Due to the life and/or safety exemption, air traffic controllers will not be furloughed. All agencies funded by the Highway Trust Fund will continue normal operations, including the Federal Motor Carrier Safety Administration and the Federal Highway Administration.
Most of the employees at the National Highway Traffic Safety Administration, Federal Transit Administration, Federal Railroad Administration, Surface Transportation Board, Maritime Administration, Inspector General’s office and Office of the Secretary will be furloughed, with exceptions mainly deriving from those who are vital to safety, funded by other fees, or are providing Sandy-related relief.
The Department of Homeland Security’s “Procedures Relating to a Federal Funding Hiatus” is available here. Over 90 percent of the roughly 59,000 Transportation Security Administration employees will continue regular work through the safety exception.
The government shutdown is not expected to delay the beginning of the Department of Justice’s antitrust lawsuit against the pending American Airlines-US Airway merger, despite only 227 of the 619 Antitrust Division employees being exempt from furloughing. The Department of Justice’s FY 2014 Contingency Plan can be viewed here. This morning, however, the Department of Justice did request a stay of proceedings, citing the difficulties that will be caused by the shutdown. The airlines’ lawyers are objecting to the stay request.
Deb Miller, former Kansas Transportation Secretary, has been nominated to the Surface Transportation Board. Kathryn Thomson, the Department of Transportation’s acting counsel, has been nominated to General Counsel of the Department of Transportation.
The Department of Transportation’s Research and Innovative Technology Administration has awarded its 2013 University Transportation Center Grants. The grants, totaling $63 million, were awarded to 33 University Transportation Centers out of the more than 100 universities that applied.
The Government Accountability Office released a report titled “Transit Agencies’ Use of Contracting to Provide Service.”
IN THE STATES
Today, October 1, is the initial deadline for 19 states to finalize agreements with Amtrak for funding of short-distance routes. Amtrak has faced significant difficulty negotiating the cost-sharing with Indiana in particular, but agreements with Connecticut, Illinois, Massachusetts, New Hampshire, New York and Rhode Island are still pending as well. Every state except for Indiana has agreed to the draft cost-sharing agreement that has Amtrak pay for certain backbone costs, totaling about 13 percent of the costs of the routes, such as centralized dispatching. Several popular lines are in jeopardy of losing funding without an agreement. Four of the most popular routes are in jeopardy of losing funding, including the Empire Service rail line in New York, one of only five routes outside the Northeast Corridor that served more than 1,000,000 riders in 2012. The 12 states that have reached agreements with Amtrak are California, Maine, Michigan, Missouri, North Carolina, Oklahoma, Oregon, Pennsylvania, Texas, Virginia, Washington and Wisconsin.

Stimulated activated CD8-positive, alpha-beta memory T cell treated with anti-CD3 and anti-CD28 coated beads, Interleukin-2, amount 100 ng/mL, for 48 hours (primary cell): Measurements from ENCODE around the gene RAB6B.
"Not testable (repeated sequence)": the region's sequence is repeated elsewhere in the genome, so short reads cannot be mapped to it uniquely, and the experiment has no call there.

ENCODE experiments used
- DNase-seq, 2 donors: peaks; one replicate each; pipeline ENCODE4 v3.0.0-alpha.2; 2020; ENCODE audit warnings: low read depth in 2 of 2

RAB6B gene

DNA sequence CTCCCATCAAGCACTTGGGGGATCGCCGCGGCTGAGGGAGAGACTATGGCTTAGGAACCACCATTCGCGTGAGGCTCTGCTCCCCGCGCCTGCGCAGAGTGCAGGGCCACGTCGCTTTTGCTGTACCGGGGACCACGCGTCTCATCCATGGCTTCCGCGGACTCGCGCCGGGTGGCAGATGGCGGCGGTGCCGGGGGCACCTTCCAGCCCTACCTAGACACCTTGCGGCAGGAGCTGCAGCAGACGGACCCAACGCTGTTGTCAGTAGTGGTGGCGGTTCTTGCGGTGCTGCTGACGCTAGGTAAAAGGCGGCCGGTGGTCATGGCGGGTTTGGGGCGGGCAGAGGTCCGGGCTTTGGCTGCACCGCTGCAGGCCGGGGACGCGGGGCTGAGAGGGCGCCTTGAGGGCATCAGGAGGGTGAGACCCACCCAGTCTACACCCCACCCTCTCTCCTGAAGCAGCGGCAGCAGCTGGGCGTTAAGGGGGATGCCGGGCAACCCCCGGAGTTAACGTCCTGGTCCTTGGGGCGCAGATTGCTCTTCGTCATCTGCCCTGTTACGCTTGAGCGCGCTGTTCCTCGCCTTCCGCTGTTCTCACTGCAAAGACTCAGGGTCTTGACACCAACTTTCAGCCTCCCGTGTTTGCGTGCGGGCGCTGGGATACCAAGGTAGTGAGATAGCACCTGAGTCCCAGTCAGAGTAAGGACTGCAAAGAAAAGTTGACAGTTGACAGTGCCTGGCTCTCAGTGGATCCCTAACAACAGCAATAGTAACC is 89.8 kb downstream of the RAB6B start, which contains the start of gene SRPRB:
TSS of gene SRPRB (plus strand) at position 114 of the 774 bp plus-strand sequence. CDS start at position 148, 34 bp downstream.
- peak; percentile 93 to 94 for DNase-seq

Maryland Gov. Martin O’Malley, New Jersey Gov. Chris Christie and Virginia Gov. Bob McDonnell have signed a joint letter endorsing an agreement of the University of Maryland System, Rutgers University and Virginia Tech to operate one of the six sites the FAA will use to test unmanned aerial vehicles.
California: California is rapidly increasing the amount of oil shipments it receives from freight rail due to the shale boom in other states such as North Dakota. The California Energy Commission has compiled data that indicates more than 200,000 barrels of crude oil per month were imported into California this summer, more than four times the amount from 2012. Texas-based Tesoro and Valero Energy have stated their intents to start or increase transporting crude by rail at their California refineries. Some crude oil from North Dakota is being shipped by barge down the west coast to California after being transported by rail to Seattle. More rail is expected to be constructed in the Central Valley to complement California’s existing pipeline network and bolster the movement of shale oil from Colorado, North Dakota and elsewhere. Despite ranking as the third-largest oil-producing state in the United States, California’s output is half that of 20 years ago, and would face adamant environmentalist opposition if it were to explore hydraulic fracturing.
New York: On September 23, construction began on a 800-foot concrete casing to preserve a right-of-way for new rail tunnels under the Hudson River designed to withstand future flooding. The project is being funded with $185 million from the Department of Transportation’s Super Storm Sandy Relief funding, and is expected to be completed in October 2015.